The sun is shining, the mercury's rising, and it's a perfect time to...stay indoors? Higher ground-level ozone concentrations created by summer sunlight do a number on your respiratory system—"kind of like a sunburn on your airways," explains Norman Edelman, MD, chief medical officer of the American Lung Association
. Other pollutants are in the mix, too, Edelman says, including particulate matter from diesel engines and power plants. Yet asthma attacks and respiratory infections aren't the only health hazards of air pollution; recent studies also link it to appendicitis, diabetes, even breast cancer. But don't hang up your picnic basket just yet. With a few simple strategies, you can avoid dirty air all season long. To start, know the risks, then follow the experts' tips.
Studies in Montreal and Santiago, Chile, found an increase in headache-induced hospital visits when nitrogen dioxide and carbon monoxide levels were especially high. Scientists point to pollutants' inflammatory effects on blood vessels.
The chemicals from fuel combustion have been shown to cause inflammation in general, which could help explain why a group of Canadian researchers found evidence that air pollution may trigger appendicitis.
High Blood Pressure
When University of Michigan researcher Robert Brook, MD, exposed healthy adults to particulate matter levels common on a typical day in Detroit, their diastolic blood pressure shot up several points—and the effects lasted up to 24 hours. The pollutants are thought to trigger a fight-or-flight-like response in the nervous system; as arteries constrict, blood pressure spikes.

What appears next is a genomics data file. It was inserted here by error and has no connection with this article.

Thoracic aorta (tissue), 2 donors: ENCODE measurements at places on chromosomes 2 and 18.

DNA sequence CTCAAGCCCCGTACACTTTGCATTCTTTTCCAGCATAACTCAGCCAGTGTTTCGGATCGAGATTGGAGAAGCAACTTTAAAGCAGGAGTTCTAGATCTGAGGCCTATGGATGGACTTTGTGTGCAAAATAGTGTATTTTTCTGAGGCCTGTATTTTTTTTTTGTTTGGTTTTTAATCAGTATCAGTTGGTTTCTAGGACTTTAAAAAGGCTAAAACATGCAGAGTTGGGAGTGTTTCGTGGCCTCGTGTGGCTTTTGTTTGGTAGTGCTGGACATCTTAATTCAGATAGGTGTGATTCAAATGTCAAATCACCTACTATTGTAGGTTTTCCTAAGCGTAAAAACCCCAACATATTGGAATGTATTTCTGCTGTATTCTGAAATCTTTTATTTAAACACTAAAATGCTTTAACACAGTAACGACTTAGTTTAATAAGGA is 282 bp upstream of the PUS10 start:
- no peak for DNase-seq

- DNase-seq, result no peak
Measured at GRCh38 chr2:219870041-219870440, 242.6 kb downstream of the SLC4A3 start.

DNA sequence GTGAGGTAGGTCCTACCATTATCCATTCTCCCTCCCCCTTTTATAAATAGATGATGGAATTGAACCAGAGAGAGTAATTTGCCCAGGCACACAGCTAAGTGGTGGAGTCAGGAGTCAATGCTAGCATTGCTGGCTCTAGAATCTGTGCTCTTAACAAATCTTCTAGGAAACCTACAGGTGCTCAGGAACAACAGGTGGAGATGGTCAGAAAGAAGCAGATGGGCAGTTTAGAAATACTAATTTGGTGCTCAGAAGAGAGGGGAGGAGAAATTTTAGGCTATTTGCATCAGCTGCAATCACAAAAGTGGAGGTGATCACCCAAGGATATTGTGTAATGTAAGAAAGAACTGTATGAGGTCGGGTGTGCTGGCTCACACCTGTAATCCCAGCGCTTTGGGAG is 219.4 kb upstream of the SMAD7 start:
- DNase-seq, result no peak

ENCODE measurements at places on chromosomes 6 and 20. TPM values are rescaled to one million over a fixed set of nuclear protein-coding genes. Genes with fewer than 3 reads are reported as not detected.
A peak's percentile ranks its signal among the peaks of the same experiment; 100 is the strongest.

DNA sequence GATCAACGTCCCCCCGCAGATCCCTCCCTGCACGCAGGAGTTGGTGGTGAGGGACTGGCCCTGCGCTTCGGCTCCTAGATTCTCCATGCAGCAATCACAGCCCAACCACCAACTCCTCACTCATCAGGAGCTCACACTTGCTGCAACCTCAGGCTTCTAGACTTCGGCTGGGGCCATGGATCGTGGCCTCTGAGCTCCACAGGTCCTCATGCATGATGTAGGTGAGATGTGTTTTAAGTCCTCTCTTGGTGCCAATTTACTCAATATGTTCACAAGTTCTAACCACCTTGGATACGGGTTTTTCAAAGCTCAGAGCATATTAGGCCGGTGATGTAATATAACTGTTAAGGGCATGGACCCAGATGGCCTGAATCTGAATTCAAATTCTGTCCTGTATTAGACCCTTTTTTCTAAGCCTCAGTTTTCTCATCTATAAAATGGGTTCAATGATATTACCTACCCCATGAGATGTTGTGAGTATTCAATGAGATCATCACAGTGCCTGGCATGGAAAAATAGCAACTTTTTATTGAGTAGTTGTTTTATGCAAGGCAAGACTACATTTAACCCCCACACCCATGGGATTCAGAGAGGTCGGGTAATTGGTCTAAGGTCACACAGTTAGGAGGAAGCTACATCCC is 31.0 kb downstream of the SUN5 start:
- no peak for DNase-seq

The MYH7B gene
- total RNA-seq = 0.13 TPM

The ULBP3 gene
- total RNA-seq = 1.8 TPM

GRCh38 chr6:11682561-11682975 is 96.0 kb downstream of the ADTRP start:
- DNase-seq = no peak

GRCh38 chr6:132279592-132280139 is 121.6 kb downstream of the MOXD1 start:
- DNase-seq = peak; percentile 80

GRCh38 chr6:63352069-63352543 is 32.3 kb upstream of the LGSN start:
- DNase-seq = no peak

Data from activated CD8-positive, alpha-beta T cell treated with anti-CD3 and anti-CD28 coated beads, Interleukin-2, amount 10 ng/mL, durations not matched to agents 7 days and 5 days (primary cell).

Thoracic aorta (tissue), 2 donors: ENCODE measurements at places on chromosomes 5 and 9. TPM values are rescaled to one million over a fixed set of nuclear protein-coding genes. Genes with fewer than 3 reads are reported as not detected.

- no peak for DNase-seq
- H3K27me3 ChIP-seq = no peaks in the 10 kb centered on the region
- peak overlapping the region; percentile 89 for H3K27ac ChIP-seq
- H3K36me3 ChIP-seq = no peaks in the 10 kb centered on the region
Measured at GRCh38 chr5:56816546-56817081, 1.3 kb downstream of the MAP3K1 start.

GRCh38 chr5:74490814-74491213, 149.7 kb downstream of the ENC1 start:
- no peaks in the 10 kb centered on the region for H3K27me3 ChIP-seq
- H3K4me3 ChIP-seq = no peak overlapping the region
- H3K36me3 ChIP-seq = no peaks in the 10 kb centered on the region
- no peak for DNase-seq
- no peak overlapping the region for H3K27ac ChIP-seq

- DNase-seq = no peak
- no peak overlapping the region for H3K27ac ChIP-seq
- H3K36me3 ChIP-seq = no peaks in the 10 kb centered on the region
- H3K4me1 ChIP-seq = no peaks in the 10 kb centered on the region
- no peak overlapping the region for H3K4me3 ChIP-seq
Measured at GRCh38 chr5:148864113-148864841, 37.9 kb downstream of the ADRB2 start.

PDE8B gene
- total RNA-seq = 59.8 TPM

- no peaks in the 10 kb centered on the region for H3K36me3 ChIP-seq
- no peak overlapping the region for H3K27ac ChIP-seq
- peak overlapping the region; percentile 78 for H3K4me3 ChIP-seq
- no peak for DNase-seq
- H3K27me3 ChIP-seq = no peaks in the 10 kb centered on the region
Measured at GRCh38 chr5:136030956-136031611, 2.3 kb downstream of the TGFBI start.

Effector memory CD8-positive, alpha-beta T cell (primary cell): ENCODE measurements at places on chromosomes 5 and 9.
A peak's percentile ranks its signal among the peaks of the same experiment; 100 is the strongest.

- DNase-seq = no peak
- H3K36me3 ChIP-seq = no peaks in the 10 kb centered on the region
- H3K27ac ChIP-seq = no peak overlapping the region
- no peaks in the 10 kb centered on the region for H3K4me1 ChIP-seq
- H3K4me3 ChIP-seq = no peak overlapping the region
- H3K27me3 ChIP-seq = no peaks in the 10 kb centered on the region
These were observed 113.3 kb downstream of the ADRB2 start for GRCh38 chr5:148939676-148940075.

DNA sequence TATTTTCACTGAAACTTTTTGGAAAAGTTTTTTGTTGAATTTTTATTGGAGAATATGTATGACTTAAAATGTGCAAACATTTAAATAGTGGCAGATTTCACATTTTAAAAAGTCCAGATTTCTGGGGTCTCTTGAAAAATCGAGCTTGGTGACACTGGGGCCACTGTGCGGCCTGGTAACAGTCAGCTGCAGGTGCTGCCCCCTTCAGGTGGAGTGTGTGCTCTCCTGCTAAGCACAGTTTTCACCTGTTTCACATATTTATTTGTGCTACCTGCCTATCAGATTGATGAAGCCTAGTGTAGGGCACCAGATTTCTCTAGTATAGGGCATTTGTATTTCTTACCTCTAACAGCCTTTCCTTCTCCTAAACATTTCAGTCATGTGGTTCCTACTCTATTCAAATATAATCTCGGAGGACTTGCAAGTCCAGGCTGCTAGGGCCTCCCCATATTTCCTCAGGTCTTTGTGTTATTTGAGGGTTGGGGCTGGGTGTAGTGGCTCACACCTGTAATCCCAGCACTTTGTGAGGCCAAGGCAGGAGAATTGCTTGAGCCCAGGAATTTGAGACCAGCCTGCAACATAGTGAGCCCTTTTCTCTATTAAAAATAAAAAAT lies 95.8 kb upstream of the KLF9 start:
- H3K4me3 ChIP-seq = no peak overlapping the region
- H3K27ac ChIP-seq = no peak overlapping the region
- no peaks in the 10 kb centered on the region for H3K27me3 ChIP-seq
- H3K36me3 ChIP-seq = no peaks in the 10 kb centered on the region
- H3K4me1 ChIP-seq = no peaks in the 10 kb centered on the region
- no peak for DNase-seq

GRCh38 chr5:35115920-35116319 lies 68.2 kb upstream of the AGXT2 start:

Type II Diabetes
A study published in 2010 followed 1,775 middle-aged women in Germany's Rurh district, which is home to heavy traffic. After 16 years, the women were most likely to develop type II diabetes if they lived within 100 yards of a busy road.
Scientists in Canada have discovered that postmenopausal women living in areas with high levels of nitrogen dioxide may face at least a 25 percent higher chance of contracting the disease. Other research suggests that prolonged exposure to toxic emissions around the time of a woman's first period or first pregnancy may also increase risk.
Next: What you can do to avoid inhaling noxious fumes